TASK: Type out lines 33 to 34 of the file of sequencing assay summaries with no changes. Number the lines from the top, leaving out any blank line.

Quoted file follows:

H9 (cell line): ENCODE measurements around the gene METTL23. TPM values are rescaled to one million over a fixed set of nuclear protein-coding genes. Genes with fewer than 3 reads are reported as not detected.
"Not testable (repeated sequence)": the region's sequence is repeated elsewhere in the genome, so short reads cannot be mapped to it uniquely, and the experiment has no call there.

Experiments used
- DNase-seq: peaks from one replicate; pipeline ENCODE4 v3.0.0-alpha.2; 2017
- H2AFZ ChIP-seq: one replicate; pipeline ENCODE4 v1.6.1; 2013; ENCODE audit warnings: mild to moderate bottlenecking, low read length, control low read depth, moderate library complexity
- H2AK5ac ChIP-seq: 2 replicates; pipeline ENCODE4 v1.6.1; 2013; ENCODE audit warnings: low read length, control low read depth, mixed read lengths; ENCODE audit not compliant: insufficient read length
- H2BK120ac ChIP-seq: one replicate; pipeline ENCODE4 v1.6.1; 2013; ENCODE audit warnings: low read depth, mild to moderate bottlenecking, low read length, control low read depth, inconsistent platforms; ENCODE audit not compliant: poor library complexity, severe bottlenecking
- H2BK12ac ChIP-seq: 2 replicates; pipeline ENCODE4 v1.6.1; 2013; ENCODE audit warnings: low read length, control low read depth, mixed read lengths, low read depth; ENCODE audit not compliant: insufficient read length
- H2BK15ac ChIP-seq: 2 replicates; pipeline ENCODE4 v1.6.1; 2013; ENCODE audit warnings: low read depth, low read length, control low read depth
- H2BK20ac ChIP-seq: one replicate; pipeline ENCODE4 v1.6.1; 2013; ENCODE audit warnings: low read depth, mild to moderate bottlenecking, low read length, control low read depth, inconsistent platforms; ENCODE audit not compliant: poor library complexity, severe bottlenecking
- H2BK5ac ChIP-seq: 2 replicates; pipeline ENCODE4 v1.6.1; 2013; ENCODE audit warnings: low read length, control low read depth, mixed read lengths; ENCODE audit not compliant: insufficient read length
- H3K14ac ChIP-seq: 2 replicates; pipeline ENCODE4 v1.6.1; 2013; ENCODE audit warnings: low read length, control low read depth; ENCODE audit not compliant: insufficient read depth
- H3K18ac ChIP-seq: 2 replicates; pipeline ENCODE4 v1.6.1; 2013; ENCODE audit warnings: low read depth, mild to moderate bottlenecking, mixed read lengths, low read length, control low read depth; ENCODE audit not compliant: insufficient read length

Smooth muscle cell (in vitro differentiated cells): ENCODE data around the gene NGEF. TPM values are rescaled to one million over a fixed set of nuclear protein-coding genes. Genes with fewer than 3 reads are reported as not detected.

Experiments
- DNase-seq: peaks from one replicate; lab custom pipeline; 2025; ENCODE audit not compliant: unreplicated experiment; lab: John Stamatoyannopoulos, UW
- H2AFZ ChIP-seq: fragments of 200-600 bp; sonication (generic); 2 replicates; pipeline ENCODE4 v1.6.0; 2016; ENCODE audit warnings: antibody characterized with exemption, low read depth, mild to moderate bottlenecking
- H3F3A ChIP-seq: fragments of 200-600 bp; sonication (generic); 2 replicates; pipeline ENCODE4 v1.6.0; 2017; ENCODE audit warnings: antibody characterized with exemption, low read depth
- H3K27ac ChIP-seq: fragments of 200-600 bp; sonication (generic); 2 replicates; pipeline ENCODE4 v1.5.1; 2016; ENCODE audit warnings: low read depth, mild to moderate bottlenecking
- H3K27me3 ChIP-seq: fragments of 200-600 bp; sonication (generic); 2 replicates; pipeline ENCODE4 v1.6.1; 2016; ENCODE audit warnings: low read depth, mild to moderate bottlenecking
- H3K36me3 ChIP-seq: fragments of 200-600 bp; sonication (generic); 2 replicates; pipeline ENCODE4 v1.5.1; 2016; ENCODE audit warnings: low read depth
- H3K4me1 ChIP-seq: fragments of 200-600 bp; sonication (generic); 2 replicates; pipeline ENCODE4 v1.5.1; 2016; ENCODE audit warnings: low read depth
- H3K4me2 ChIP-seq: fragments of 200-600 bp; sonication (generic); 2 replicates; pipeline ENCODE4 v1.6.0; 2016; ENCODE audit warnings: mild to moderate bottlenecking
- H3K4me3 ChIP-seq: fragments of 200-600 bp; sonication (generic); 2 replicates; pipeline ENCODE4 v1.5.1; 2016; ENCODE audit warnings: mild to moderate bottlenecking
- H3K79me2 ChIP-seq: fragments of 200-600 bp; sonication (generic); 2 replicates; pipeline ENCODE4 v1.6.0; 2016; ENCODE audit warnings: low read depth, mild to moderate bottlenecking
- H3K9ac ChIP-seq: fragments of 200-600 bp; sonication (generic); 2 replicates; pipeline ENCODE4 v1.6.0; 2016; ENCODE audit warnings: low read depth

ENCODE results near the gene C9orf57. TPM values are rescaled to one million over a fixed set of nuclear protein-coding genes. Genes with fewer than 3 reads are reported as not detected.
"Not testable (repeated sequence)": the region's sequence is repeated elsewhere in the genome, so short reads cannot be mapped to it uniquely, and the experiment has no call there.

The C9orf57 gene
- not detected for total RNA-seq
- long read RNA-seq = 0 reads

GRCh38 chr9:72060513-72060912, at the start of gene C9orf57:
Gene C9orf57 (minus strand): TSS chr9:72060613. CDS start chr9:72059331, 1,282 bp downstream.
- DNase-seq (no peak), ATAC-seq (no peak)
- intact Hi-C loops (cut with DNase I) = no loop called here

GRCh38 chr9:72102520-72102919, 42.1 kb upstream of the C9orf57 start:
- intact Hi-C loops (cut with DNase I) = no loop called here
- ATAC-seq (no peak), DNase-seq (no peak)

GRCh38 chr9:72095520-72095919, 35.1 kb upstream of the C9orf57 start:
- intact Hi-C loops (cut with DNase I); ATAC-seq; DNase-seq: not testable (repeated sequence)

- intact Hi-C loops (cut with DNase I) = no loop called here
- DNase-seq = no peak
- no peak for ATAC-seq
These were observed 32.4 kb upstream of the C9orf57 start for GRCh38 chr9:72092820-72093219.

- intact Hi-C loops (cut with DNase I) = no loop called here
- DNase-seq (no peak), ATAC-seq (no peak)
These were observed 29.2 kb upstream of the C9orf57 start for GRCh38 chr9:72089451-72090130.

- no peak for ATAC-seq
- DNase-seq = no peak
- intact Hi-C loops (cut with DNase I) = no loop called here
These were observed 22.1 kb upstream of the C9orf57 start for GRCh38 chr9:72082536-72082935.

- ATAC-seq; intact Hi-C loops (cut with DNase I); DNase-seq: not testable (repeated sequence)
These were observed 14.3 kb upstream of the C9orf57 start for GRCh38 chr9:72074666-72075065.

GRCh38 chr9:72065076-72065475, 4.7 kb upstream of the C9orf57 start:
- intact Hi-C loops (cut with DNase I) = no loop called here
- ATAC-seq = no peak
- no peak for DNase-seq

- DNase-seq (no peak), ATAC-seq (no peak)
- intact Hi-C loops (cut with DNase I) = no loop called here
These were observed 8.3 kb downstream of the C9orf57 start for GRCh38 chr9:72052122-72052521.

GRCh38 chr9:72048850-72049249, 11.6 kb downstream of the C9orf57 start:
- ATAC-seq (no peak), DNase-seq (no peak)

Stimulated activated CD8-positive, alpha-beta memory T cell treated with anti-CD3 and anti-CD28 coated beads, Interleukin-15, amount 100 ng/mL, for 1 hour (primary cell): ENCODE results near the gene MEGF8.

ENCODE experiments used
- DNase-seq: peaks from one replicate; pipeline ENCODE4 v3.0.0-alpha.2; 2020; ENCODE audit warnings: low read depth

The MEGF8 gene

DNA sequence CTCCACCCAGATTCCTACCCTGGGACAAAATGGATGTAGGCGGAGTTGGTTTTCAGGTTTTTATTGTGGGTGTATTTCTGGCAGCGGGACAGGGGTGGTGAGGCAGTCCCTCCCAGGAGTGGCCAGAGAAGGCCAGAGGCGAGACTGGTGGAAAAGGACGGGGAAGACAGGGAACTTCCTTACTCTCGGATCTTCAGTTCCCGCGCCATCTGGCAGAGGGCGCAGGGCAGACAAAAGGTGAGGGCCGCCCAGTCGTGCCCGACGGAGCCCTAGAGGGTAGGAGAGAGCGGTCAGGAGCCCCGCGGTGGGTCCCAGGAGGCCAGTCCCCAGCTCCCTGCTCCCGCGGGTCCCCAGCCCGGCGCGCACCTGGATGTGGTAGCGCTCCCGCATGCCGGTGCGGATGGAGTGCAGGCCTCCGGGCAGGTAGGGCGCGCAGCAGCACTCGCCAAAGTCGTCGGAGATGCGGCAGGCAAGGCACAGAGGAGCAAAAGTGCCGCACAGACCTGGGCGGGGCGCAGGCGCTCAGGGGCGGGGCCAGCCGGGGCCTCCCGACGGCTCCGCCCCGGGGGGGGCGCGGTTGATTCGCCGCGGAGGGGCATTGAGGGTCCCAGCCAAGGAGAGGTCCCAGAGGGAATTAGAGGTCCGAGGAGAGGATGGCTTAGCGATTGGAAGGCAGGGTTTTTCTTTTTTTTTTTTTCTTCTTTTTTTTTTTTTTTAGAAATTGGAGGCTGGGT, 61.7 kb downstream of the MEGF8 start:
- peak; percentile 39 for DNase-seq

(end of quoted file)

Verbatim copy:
Gene C9orf57 (minus strand): TSS chr9:72060613. CDS start chr9:72059331, 1,282 bp downstream.
- DNase-seq (no peak), ATAC-seq (no peak)